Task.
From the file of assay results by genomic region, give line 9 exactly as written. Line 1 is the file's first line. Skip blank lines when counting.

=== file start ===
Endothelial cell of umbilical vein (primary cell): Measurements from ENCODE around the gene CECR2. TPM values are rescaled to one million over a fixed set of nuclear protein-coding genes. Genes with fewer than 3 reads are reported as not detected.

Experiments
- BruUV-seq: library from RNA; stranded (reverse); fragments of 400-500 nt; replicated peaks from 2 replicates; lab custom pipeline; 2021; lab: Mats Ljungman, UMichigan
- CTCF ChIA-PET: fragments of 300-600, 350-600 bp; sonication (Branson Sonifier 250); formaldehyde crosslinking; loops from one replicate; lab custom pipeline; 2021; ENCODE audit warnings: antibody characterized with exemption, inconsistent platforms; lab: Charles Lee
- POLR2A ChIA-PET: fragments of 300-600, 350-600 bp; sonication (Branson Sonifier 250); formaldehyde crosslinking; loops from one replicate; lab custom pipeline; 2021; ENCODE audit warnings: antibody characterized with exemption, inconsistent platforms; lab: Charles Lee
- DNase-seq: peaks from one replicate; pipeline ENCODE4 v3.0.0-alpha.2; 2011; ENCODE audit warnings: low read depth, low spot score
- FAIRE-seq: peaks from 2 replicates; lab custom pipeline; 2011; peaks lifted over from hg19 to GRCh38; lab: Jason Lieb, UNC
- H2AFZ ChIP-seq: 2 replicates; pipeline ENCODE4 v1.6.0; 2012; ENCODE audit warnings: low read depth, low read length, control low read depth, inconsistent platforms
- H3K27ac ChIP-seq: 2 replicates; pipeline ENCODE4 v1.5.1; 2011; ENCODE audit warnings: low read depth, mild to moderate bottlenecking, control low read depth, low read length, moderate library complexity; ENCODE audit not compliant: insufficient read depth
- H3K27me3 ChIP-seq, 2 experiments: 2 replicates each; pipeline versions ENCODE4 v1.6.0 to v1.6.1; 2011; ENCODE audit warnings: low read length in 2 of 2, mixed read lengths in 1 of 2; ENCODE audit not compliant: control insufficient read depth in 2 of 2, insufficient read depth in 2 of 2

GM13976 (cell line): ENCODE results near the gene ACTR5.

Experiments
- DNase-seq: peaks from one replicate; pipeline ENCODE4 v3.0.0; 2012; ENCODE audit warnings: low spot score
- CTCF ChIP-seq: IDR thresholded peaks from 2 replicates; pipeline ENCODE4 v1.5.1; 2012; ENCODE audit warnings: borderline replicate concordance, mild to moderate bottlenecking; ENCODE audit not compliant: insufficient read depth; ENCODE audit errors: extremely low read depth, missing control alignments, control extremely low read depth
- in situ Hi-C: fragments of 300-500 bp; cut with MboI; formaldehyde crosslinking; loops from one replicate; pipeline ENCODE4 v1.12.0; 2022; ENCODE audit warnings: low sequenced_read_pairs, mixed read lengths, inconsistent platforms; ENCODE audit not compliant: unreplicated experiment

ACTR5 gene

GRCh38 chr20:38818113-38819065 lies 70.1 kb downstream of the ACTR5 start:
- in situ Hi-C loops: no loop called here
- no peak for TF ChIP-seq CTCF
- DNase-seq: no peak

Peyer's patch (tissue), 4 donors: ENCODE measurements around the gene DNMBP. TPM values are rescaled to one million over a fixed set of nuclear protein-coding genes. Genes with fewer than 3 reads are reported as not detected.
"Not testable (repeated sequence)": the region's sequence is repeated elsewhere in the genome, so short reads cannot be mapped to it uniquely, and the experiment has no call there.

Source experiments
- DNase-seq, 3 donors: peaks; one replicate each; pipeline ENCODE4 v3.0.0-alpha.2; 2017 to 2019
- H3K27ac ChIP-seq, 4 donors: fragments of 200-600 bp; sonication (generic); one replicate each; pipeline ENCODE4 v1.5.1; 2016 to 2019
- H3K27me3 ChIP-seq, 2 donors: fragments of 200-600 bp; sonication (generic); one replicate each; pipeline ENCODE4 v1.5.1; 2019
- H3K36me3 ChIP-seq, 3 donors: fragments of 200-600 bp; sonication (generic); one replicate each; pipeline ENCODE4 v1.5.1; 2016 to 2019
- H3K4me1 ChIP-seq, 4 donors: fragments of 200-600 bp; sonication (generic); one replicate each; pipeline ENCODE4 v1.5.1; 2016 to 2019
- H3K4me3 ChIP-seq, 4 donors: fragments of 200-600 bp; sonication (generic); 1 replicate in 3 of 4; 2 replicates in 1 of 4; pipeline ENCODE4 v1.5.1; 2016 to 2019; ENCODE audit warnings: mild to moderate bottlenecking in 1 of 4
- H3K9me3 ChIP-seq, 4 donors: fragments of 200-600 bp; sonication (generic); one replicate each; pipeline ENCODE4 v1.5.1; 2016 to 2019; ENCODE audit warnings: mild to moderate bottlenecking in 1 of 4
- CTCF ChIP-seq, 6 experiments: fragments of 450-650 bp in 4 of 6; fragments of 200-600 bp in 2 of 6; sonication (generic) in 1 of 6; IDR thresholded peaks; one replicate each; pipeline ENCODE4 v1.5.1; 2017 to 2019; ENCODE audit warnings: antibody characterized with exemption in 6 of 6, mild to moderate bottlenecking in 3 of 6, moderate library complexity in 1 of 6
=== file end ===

- H3K27ac ChIP-seq: 2 replicates; pipeline ENCODE4 v1.5.1; 2011; ENCODE audit warnings: low read depth, mild to moderate bottlenecking, control low read depth, low read length, moderate library complexity; ENCODE audit not compliant: insufficient read depth